whether enterprise applications will use 6to4. Operators rarely have a good
understanding of what individual application users or developers need. They
tend to focus mostly on the applications that generate the most traffic, or
cause them particular amounts of trouble, or the ones that their biggest
customers need. Problem is, those aren't the only applications that are
important. Every application is important to its users, no matter how much or
little traffic (or revenue) it generates.
6to4 is as reliable as IPv4 is, if it isn't asked to cross a relay router. And
there are valid reasons to use 6to4 even where IPv4 connectivity already exists.
Even in cases where 6to4 traffic must cross a relay router, sometimes it's the
best solution available.
All of the criticisms in section 3 have to do with the use of relays to
exchange traffic between 6to4 and native IPv6. In many cases the criticisms
are overbroad. Not all uses of 6to4 involve relays. For some of those that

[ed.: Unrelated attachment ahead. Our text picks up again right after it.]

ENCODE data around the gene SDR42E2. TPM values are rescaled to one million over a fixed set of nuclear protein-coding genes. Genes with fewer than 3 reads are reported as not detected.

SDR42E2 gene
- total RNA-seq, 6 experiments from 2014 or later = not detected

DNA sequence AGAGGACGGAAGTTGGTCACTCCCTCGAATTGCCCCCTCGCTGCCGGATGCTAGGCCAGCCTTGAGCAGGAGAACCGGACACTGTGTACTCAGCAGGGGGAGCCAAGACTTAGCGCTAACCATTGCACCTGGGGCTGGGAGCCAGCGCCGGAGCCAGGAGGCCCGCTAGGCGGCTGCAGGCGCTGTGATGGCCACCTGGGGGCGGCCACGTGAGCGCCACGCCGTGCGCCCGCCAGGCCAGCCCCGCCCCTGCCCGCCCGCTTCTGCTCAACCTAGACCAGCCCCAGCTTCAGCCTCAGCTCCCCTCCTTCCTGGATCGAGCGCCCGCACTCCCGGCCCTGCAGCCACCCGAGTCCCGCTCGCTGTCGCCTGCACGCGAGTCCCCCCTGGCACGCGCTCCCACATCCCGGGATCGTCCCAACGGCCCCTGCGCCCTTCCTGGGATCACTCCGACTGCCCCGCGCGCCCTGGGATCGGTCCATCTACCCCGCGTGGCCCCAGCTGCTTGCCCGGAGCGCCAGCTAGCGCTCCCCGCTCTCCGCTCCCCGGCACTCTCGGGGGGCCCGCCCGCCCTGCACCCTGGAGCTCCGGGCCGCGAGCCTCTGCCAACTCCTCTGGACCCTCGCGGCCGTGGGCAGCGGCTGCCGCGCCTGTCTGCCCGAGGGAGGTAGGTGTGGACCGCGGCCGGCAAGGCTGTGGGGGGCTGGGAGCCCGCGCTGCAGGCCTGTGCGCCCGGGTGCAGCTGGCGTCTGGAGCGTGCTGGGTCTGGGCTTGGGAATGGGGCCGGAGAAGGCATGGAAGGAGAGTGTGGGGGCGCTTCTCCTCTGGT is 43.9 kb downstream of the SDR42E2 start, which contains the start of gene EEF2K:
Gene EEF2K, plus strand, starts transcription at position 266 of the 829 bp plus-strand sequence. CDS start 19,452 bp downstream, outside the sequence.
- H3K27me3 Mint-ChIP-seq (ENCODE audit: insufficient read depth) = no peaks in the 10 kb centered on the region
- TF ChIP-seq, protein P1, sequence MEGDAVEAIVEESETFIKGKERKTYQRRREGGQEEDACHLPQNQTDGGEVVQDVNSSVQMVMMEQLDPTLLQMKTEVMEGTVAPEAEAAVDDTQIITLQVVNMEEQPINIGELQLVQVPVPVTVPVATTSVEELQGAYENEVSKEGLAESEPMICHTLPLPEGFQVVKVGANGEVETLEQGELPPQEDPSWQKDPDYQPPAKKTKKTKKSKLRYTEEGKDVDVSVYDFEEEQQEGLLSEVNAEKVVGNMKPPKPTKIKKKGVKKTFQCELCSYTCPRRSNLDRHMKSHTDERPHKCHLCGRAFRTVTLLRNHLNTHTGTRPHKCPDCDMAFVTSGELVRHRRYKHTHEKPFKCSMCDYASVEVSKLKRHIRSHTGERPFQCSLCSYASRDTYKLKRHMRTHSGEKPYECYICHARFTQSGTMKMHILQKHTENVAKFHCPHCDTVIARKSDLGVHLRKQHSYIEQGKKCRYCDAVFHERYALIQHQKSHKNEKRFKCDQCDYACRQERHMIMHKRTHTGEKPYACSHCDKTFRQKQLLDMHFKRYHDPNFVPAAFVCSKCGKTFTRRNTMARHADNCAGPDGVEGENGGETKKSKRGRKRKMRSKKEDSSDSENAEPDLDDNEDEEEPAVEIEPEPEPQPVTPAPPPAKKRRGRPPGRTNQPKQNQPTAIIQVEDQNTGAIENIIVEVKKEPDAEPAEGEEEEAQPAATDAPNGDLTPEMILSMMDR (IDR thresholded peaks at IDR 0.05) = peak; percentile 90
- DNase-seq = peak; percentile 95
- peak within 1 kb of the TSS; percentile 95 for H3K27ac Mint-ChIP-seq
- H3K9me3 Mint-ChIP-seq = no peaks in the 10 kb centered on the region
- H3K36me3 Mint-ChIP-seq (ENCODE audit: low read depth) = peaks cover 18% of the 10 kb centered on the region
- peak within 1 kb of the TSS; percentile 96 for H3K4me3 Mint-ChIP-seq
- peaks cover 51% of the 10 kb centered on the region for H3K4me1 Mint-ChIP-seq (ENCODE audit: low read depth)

do need to use relays, it is not necessarily the case that the relay is
operated by an unknown third-party.
WEG> Again, please substantiate this with examples of implementations that
are actively using non-relay 6to4. Also, the number of applications of 6to4
that can be guaranteed to avoid any unknown 3rd party relays is extremely
limited due to the nature of anycast and 6to4's asymmetric routing. The
protocol action requested in this draft in no way prevents one or more
consenting networks from using 6to4 and continuing to run relays for their
local traffic indefinitely - in fact, it even provides a reference to a
document to show them how to make it work as well as possible. It is simply
saying that it's not a good idea.
Application implementations shouldn't care whether they're using relay 6to4,
non-relay 6to4, or 6to4 at all. Application implementations should at most
care that they're using IPv6 rather than IPv4, and for some applications even
this is not appropriate.